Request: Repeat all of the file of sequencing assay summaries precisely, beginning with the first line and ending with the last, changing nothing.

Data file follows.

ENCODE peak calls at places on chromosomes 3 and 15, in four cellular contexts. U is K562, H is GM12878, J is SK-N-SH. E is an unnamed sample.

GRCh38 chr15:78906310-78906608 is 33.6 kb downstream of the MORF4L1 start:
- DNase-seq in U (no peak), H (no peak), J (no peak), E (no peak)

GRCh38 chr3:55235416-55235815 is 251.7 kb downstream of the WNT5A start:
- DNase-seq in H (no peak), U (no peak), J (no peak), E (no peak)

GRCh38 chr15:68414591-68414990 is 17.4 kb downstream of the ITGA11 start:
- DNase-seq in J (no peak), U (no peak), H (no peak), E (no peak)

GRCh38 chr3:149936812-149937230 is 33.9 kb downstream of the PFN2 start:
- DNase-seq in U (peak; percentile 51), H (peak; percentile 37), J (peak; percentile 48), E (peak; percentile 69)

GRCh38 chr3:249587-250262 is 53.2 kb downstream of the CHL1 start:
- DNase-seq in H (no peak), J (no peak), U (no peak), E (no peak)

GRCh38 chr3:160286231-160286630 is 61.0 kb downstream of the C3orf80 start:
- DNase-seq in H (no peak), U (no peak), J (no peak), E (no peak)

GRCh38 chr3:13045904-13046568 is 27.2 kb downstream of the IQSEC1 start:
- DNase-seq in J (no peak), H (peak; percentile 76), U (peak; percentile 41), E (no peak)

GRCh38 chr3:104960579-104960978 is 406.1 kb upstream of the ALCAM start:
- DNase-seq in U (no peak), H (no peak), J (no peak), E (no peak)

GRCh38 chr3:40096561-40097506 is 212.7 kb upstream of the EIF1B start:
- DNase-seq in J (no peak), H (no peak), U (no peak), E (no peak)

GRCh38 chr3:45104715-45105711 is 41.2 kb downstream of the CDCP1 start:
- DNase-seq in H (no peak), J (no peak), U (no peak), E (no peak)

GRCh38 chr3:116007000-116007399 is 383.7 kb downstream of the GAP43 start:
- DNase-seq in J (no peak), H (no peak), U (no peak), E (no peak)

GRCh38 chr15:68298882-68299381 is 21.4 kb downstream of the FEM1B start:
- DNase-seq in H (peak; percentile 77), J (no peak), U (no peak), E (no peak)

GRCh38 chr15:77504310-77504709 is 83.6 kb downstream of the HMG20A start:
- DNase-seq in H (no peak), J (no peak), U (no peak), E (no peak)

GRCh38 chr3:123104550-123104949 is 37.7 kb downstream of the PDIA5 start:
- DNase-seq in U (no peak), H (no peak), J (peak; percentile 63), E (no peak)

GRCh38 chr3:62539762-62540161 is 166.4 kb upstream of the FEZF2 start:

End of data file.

ENCODE peak calls at places on chromosomes 3 and 15, in four cellular contexts. U is K562, H is GM12878, J is SK-N-SH. E is an unnamed sample.

GRCh38 chr15:78906310-78906608 is 33.6 kb downstream of the MORF4L1 start:
- DNase-seq in U (no peak), H (no peak), J (no peak), E (no peak)

GRCh38 chr3:55235416-55235815 is 251.7 kb downstream of the WNT5A start:
- DNase-seq in H (no peak), U (no peak), J (no peak), E (no peak)

GRCh38 chr15:68414591-68414990 is 17.4 kb downstream of the ITGA11 start:
- DNase-seq in J (no peak), U (no peak), H (no peak), E (no peak)

GRCh38 chr3:149936812-149937230 is 33.9 kb downstream of the PFN2 start:
- DNase-seq in U (peak; percentile 51), H (peak; percentile 37), J (peak; percentile 48), E (peak; percentile 69)

GRCh38 chr3:249587-250262 is 53.2 kb downstream of the CHL1 start:
- DNase-seq in H (no peak), J (no peak), U (no peak), E (no peak)

GRCh38 chr3:160286231-160286630 is 61.0 kb downstream of the C3orf80 start:
- DNase-seq in H (no peak), U (no peak), J (no peak), E (no peak)

GRCh38 chr3:13045904-13046568 is 27.2 kb downstream of the IQSEC1 start:
- DNase-seq in J (no peak), H (peak; percentile 76), U (peak; percentile 41), E (no peak)

GRCh38 chr3:104960579-104960978 is 406.1 kb upstream of the ALCAM start:
- DNase-seq in U (no peak), H (no peak), J (no peak), E (no peak)

GRCh38 chr3:40096561-40097506 is 212.7 kb upstream of the EIF1B start:
- DNase-seq in J (no peak), H (no peak), U (no peak), E (no peak)

GRCh38 chr3:45104715-45105711 is 41.2 kb downstream of the CDCP1 start:
- DNase-seq in H (no peak), J (no peak), U (no peak), E (no peak)

GRCh38 chr3:116007000-116007399 is 383.7 kb downstream of the GAP43 start:
- DNase-seq in J (no peak), H (no peak), U (no peak), E (no peak)

GRCh38 chr15:68298882-68299381 is 21.4 kb downstream of the FEM1B start:
- DNase-seq in H (peak; percentile 77), J (no peak), U (no peak), E (no peak)

GRCh38 chr15:77504310-77504709 is 83.6 kb downstream of the HMG20A start:
- DNase-seq in H (no peak), J (no peak), U (no peak), E (no peak)

GRCh38 chr3:123104550-123104949 is 37.7 kb downstream of the PDIA5 start:
- DNase-seq in U (no peak), H (no peak), J (peak; percentile 63), E (no peak)

GRCh38 chr3:62539762-62540161 is 166.4 kb upstream of the FEZF2 start: